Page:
This was defended by a number of arguments, including a nationalist discourse of preserving a particular mode of living that was seen as the bedrock of Sri Lankan society.
Third, state investment in education in order to ensure access to education especially in rural areas. This had a strong distributive argument, with roots going back to the highly unequal, almost two-tier, education system that prevailed during the colonial period. Finally, provision of health facilities was also seen as a basic responsibility of the state.
These policies did achieve results. Many of the social development indicators often touted as a success story of Sri Lanka are a result of these policies. Of course they had their limitations and contradictions.
Some of them became costly for an underdeveloped economy. Sometimes benefits were mediated through the social structure, the better-off sections of the population benefited most. But it is important to note that the very presence of these policies created a rich discourse on welfare and the role of the State. As shown above, the underlying arguments about these policies covered several dimensions.
The advent of structural adjustment completely changed the discourse of social policies. At the beginning the focus was on what were called targeted safety nets. The implication of this terminology is that these measures were meant to safeguard the poor from the impact of reforms brought about under structural adjustment. This was supposed to be the main role that the State should play vis-à-vis the poor, while in the long run economic growth took place and the benefits trickled down to the poor.
This was followed by a discourse on poverty alleviation. This too was targeted, but the objective went beyond a safety net. Sri Lanka has seen several such poverty alleviation programs.
These programs used an elaborate methodology, using the methods of participatory ideology that became fashionable in development circles in order to choose people and support, in most cases, various programs of self-employment. In addition to the programs that were implemented by the state, many non-State actors were involved in such programs.
They have generated various types of studies and evaluations, and the record seems to be uneven. For example, Sri Lanka seems to have reduced the number of households below the poverty line, at least in some parts of the country.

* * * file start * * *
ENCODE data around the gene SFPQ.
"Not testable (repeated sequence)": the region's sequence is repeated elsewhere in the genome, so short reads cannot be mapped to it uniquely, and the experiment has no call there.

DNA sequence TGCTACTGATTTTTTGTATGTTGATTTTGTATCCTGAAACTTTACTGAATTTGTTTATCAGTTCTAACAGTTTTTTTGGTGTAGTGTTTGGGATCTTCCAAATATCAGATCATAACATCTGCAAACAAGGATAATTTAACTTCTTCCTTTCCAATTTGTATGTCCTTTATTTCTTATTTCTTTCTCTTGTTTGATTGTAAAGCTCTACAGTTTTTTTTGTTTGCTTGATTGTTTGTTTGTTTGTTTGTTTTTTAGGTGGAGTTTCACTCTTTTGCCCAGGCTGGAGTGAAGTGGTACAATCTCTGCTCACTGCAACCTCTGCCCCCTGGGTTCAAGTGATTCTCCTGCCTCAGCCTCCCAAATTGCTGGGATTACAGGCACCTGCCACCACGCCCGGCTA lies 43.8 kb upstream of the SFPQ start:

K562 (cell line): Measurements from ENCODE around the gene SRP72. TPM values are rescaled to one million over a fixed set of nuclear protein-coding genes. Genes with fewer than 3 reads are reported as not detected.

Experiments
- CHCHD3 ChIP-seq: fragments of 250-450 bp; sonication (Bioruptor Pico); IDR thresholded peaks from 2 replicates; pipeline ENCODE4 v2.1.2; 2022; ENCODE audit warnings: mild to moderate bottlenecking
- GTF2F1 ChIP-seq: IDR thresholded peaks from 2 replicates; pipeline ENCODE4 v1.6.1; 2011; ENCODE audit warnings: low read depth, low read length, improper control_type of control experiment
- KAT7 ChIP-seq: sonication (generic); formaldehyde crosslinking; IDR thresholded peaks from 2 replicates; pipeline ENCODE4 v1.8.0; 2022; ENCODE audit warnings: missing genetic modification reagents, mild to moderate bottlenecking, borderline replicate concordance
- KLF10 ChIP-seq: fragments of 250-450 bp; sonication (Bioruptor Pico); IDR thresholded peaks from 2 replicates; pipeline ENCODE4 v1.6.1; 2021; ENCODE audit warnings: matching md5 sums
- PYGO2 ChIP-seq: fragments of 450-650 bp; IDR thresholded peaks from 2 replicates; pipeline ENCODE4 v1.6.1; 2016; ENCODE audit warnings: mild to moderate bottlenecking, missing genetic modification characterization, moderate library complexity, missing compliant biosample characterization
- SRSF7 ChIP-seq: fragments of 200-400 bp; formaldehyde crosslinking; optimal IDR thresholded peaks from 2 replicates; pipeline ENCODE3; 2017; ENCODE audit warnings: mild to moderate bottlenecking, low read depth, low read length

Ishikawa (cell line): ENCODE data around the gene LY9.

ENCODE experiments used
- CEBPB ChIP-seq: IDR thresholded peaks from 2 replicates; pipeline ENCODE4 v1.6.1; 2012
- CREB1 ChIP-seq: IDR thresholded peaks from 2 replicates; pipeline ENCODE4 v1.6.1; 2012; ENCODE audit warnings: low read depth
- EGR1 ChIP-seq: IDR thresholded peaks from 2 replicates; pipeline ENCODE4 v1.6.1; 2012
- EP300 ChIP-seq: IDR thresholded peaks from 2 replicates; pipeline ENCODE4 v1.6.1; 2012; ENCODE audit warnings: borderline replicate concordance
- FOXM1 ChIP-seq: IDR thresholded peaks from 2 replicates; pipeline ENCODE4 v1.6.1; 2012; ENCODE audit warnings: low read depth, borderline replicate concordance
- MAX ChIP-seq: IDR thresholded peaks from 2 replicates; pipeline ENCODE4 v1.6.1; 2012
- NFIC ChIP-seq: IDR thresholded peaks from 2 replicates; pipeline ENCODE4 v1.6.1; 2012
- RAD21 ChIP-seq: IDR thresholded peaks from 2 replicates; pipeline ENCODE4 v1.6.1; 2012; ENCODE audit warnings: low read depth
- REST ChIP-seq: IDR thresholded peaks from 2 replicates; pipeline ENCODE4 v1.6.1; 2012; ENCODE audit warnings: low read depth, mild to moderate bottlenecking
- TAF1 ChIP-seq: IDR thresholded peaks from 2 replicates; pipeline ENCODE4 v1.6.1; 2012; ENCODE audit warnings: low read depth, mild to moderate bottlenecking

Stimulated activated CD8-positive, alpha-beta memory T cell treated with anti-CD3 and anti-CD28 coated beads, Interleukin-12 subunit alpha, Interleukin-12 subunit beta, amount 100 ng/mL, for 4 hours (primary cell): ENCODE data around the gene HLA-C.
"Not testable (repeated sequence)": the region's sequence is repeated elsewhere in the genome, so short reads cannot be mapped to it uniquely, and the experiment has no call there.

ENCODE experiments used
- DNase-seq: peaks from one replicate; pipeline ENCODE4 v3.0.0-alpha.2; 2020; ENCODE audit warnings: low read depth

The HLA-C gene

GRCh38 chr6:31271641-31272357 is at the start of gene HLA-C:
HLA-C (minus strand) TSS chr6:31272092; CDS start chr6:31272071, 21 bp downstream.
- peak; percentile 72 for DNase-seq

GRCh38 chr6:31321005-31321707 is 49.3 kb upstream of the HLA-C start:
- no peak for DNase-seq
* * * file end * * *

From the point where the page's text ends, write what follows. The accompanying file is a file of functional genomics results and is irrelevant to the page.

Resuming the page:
An interesting research question to ask is how much these efforts at poverty alleviation have contributed to this result, and how much has been due to other factors like new employment opportunities, wages, and the prices people have received for their agricultural produce. My initial hunch is factors within the development process have been more important than poverty alleviation projects.
However the most important impact of these poverty alleviation/reduction programmes during the period of a more liberal economy has been at the ideological level. They have established a more conservative notion of success of development efforts, displacing other discourses that prevailed previously.
If we examine closely what is measured by the official poverty line, it is the ability of a household to obtain a certain minimum level of needs.
This is a much more conservative policy agenda compared to distributive justice, or even the idea of protecting the peasantry, which dominated Sri Lanka’s discussion on welfare.
Therefore the poverty alleviation discourse,whose real focus has been ensuring a basic minimum in living standards,has been projected as a major development achievement.
It is not surprising at a popular level that these programs have to be legitimised through catchy phrases like Janasaviya, Samurdhi, Gamanaguma or Divineguma. These are all ideological constructs legitimising projects whose results do not amount to much.
There are many other conservative elements in this concept. For example, poverty alleviation studies always focus on individual households, without taking into account the social and political relations within which they live.
Therefore they contribute to masking structures of power that place some people in a marginalised position.
They generally support a conservative ideology about the possibility of gradual improvement of the conditions of the marginalised, without significant structural or political shifts.
The biggest impact of the notion of poverty alleviation that was introduced under liberalised policies is making these conservative ideas hegemonic.
It is clear we need to go beyond this conservative ideology of poverty alleviation in the present context where there is greater recognition of inequality and the wide-ranging political implications of social inequality.
The other side of inequality is the discussion about social mobility. For example, what factors contribute to social mobility in a market economy? How do these factors operate in relation to different social groups? What can state policies do to support social mobility in different contexts? These are more relevant questions for the debate on social dimensions of growth than poverty alleviation.
All over the world there is a much more robust discussion about inequality taking place. Thomas Piketty’s book Capital in the Twenty-First Century, where analysis of inequality forms a central core,achieved the status of a bestseller.
In his last editorial even the former chief editor of a magazine such as The Economist, which has been a steadfast supporter of liberal economic policies, raised this issue as a key concern for global capitalism. In the context of a growing economy where there is manifest injustice,in many countries inequality gets politicised as a battle against corruption. We saw this during the last election in Sri Lanka.
Therefore, rather than poverty, we need to ask questions about inequality and social mobility before it is too late.
Sunil Bastian, a reputed development researcher, serves as a freelance consultant to various national and international agencies. He has authored and contributed to several books on development issues, governance and the State.